New Study Shows Reason for Decline in Interest in STEM for Girls

A lot of what we talk about here on the blog is the lack of girls pursuing careers in the fields of science, technology, engineering and mathematics (STEM). We are always excited to see new research or studies on the subject especially when they help pinpoint the answer as to exactly why girl’s interests in STEM fields seem to drop off at a certain age. A new study has been published by titled, Do Internalized Feminine Norms Depress Girls’ STEM Attitudes & Participation?.

The study takes a look past some of the more commonly discussed obstacles holding girls back from pursuits in STEM such as the lack of female role models and the sometimes unwelcoming classroom environment for girls in STEM and focuses on the very basic gender internalization that goes on for most girls when they begin to reach the tween years and beyond.

The study explains that by the 8th grade only half as many girls are interested in STEM, which just happens to be around the same age girls begin to enter that period of “gender intensification” when they begin to suddenly find themselves trying to identify with gender roles. According to the study this is the age when girls begin to disassociate being smart with being pretty and start believing that they cannot be both.

“Girls are caught in a “double conformity” bind, in which they must opt out of femininity or opt out of STEM" the study claims.

Girls and focus groups who were interviewed for the study were asked if they could be feminine, smart and popular with boys, and their response was “Yes, but not in junior high!” As girls become more interested in boys they think they have to “dumb it down then. When faced with the research that girls start losing interest in math and science in the third grade the same girls responded with the following,

  • “[This is when] girls start giving up [on math].”
  • “It’s when they start noticing the boys.” (All participants agree.)
  • “[This is when they] start thinking ‘I can’t be pretty.’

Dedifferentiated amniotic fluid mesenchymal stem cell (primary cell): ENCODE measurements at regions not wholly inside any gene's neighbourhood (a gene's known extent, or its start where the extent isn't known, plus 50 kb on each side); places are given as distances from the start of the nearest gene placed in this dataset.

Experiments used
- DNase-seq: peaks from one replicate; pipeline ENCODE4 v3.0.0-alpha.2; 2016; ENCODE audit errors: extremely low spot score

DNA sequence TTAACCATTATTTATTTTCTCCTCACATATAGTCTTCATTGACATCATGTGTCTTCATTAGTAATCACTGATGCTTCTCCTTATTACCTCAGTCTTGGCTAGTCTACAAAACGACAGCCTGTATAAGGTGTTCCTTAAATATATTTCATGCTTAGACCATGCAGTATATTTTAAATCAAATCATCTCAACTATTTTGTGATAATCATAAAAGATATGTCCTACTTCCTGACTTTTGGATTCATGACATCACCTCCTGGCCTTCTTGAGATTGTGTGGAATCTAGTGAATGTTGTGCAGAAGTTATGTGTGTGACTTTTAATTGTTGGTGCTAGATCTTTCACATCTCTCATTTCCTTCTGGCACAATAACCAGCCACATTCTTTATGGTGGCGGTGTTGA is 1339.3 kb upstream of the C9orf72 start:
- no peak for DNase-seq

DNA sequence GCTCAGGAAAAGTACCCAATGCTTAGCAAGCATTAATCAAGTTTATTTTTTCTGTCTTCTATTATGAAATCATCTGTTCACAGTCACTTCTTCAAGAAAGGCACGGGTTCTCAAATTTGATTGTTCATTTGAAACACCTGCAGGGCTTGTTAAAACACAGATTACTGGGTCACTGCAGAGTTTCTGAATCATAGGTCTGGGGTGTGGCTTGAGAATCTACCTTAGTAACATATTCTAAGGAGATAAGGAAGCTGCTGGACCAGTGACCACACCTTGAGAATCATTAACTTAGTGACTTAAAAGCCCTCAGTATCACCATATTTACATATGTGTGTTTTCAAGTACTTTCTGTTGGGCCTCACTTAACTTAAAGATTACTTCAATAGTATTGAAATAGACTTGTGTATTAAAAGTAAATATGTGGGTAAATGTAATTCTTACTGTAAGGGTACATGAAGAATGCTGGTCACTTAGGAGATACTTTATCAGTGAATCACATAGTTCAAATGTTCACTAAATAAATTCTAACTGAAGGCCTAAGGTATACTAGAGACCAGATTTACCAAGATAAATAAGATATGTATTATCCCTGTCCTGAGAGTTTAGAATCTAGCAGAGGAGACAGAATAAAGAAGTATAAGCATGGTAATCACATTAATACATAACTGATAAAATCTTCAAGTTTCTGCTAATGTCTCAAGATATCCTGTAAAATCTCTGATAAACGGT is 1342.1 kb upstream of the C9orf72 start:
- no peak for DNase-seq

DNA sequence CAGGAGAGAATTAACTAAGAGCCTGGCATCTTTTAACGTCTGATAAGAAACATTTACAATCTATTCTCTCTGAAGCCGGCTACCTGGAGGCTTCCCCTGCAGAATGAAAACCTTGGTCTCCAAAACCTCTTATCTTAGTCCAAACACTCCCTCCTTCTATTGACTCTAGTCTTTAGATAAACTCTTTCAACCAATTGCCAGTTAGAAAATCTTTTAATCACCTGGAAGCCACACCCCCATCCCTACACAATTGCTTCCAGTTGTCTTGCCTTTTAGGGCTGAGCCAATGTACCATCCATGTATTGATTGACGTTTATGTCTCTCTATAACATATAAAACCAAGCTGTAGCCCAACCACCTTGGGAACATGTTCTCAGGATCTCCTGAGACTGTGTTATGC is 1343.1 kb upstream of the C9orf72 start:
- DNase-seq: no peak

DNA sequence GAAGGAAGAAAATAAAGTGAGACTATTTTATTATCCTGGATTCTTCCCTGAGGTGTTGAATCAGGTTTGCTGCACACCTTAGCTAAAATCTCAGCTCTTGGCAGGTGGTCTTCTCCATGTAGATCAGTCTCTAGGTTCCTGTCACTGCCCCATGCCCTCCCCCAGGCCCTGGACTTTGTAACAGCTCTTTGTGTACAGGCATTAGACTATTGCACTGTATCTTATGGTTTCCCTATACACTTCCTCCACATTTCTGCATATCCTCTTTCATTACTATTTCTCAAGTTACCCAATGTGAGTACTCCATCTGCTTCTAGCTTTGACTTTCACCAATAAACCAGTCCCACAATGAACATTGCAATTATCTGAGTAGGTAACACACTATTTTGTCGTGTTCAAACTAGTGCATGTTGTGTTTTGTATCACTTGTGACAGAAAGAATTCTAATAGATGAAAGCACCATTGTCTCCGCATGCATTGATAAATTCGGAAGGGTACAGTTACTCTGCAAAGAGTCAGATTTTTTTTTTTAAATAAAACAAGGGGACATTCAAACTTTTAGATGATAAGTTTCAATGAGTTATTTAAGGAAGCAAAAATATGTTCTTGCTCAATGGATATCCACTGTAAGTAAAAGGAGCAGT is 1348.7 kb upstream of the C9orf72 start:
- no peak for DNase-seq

• “Girls focus more on ‘oh, he wants me to be pretty.’”

The same girls also claimed that by Junior High the time spent on their appearance (Sometimes waking up at 4AM to get ready for school) leaves little time for schoolwork.

One of the more fascinating things pointed out in the study is the fact that African-American and working class White girls are more apt to resist narrow, traditional ideas of feminine beauty better than their middle-class White peers.

These are just the highlights to the thought provoking study, you can find the study in it’s entirety on the website.

This study really got me thinking about my own daughter, who will be starting the first grade in the fall. She is still in the magical age where a lot of these gender roles have yet to sink in. What can I be doing now to help navigate the change that research says I may start to see in another year or two? Well based on this study, I believe a lot of it has to do with a girl’s ability to relate to and interact with boys.

As a preschooler and kindergartner, some of my daughter’s closest friends have been boys. There is something about her that has allowed even some of the tougher boys in her classes to open up to her and welcome her into their “boy” world, allowing her to sometimes be the only girl invited to an all boy birthday party.

I hope, that these relationships that have seemed basically healthy and even a little cute, might actually end be an invaluable tool in fighting back against gender stereotypes, as she gets a little older. If a young girl has the ability to relate to boys on a normal friendly level as well as she is able to relate to girls, maybe she’ll be less apt to be intimidated or concerned about being pretty versus being smart and will just be able to focus on being herself.

What are your thoughts? Do you have ideas as to how we can handle the stereotype that girls can’t be pretty AND smart?

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